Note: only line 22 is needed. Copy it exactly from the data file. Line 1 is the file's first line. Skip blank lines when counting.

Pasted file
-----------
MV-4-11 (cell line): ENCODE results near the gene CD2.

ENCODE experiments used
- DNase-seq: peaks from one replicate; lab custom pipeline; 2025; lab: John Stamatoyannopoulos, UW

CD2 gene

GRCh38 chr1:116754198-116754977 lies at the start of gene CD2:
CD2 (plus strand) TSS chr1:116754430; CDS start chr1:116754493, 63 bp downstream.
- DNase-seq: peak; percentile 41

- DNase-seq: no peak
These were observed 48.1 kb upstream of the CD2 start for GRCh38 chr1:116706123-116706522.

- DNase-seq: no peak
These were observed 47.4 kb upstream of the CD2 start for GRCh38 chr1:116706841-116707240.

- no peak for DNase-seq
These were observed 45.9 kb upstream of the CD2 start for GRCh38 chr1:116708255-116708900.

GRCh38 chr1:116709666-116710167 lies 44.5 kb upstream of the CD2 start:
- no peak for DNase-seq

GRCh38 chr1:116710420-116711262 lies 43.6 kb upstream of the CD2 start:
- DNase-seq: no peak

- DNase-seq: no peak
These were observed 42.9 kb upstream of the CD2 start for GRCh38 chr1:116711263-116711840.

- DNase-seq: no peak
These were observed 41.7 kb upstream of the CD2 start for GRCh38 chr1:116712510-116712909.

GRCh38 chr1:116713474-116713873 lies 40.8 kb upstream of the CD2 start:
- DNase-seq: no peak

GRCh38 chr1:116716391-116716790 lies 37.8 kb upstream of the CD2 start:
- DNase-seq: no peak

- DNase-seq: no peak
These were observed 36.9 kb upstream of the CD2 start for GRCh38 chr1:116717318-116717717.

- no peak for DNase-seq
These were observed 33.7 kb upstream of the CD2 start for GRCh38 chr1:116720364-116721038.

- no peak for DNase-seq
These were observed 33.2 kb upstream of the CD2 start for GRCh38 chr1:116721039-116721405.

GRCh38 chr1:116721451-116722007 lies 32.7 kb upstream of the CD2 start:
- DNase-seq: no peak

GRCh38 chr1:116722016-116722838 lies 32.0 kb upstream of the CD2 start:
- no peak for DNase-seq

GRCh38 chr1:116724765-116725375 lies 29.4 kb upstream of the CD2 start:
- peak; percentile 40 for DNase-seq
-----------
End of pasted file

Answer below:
GRCh38 chr1:116713474-116713873 lies 40.8 kb upstream of the CD2 start: